By Mark V. Lonsdale
Your reloading process should begin by clearing the bench of any powders or primers from the previous caliber being loaded. More than a few shooters have had nasty accidents by loading the wrong powder and blowing up their guns.
The powder keg behind the hopper serves as a reminder of which powder is in the measure. This bench is set up left to right – case prep, priming, powder measure and scales, bullet seating
The next step is to inspect all the components, beginning with the brass, paying particular attention to the neck and primer flash hole. With virgin brass I will use a mandrel to clean up the roundness of the neck and then de-bur inside and outside. Serious shooters may also sort their cases and bullets by weight prior to beginning reloading.
Powered de-burring tool used to clean up the case necks before priming
After priming, I set the measure to throw two or three tenths of a grain less than the targeted load. For example, if my load is 135 grains for 375 CT, I will be throwing 134.7 or 134.8 grains and then making up the final 0.2 with the trickler to exactly 135 grains. Slow, but simple and accurate. There are more expensive options but this seems to work for me.
Manually trickling up to exactly 135.0 grains
After adding the powder, visually verify that there is powder in each cartridge before seating the bullet. The last thing you need is to jam a bullet in the barrel with just the primer when there is no powder in the case. The cartridge overall length (COAL) may be driven by the magazine dimensions, if shooting a magazine fed rifle. But if shooting single shot, then 0.020″ off the lands is a good starting point for OAL development.
Using Whidden dies in an RCBS Rock-chucker Supreme to seat Cutting Edge 400 grain Lazers into virgin Peterson brass.
The finished product. 50 rounds of 375 CheyTac running Cutting Edge 400 Lazers in Peterson Cartridge Co. brass
The press to the right is a Lee Precision (90998) 50BMG to load .416 Barrett. Saves time by having a press for each caliber and only $106 for the press on Amazon.
A note on safety. Reloading, like skydiving, is not an activity that should be approached casually or absentmindedly. A lapse in judgement can be fatal.
- Before getting into reloading, do your homework and background reading.
- Have a competent reloader teach you how to reload safely. There are also several good videos on YouTube.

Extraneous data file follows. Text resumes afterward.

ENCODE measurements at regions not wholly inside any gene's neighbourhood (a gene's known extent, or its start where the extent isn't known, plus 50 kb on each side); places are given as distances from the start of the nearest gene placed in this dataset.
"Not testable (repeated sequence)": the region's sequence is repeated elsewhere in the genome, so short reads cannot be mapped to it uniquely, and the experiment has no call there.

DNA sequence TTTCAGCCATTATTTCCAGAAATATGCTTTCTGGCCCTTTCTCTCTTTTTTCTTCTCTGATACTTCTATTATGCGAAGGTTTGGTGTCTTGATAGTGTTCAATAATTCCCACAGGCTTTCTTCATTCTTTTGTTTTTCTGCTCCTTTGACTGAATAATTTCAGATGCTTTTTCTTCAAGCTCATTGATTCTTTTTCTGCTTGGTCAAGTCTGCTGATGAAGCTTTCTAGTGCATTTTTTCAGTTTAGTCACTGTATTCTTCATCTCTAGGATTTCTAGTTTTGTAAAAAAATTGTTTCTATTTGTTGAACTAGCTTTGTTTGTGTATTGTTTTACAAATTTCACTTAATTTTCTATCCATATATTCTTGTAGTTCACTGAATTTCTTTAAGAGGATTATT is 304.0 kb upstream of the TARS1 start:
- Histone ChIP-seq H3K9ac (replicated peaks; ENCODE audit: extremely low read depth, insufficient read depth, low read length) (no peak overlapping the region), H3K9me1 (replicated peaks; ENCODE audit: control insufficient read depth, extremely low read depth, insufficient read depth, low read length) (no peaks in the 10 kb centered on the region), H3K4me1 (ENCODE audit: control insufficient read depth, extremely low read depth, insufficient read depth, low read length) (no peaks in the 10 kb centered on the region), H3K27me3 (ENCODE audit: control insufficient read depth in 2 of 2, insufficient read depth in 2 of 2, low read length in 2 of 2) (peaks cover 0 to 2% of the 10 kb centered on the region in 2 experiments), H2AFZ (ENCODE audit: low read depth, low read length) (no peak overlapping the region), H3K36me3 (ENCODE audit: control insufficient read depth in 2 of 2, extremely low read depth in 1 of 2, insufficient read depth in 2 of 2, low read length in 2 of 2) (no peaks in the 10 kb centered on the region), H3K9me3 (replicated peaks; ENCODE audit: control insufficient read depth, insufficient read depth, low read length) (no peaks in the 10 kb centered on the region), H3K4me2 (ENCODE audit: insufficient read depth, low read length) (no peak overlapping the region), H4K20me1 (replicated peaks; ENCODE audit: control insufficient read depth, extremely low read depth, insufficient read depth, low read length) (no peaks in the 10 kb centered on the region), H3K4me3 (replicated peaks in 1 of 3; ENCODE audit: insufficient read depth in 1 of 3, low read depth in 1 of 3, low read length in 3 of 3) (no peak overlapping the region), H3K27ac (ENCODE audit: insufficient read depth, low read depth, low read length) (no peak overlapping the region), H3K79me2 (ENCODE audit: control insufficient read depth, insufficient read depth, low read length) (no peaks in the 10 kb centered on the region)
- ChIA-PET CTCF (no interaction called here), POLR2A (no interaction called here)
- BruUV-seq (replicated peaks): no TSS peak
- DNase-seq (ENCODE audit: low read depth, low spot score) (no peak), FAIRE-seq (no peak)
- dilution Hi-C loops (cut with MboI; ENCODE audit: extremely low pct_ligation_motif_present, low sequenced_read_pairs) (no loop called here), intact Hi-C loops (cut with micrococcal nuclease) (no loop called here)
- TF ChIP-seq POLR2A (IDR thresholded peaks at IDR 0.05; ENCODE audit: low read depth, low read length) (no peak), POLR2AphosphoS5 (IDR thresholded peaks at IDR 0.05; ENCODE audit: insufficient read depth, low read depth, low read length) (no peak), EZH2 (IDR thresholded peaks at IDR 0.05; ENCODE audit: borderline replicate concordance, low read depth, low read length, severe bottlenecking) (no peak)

- Organize your reloading bench and work with a calm, organized approach.
- Keep a log and detailed notes on each caliber, to include case length, type of primer, powder charge, lot numbers of powder and bullets, and seating depth (COAL). Then log any changes in accuracy seen with each load.
- Do not push the limits when starting out. Begin with a load that is well below the recommended maximum; then work your way up to the required velocity and accuracy.
- Don’t be in a rush to develop a load. Take your time and do it right.
- Use a quality chronograph in conjunction with your load development. This will give you a direct readout of Extreme Spread (ES) and Standard Deviation (SD). Low ES and SDs equates to low vertical spread on the target at longer ranges.
- You cannot develop accurate loads with an inaccurate rifle. Have a realistic expectation as to the accuracy you can expect from a lightweight factory hunting rifle versus a custom heavy barrel target rifle.
- You cannot develop accurate loads if your foundational shooting skills are poor. If you are a novice shooter, take a class and get some coaching from a competent shooter.
- If you are getting into ELR shooting, you will find the other shooters very helpful, but before you post rookie questions on facebook, do your own research. Google is an incredible tool for ballistics research, as are the books from Applied Ballistics
Finally, loading your own ammunition can be very satisfying, especially when you see the improved accuracy over factory ammunition. There are cost savings too, but most reloaders are loading for accuracy not cost.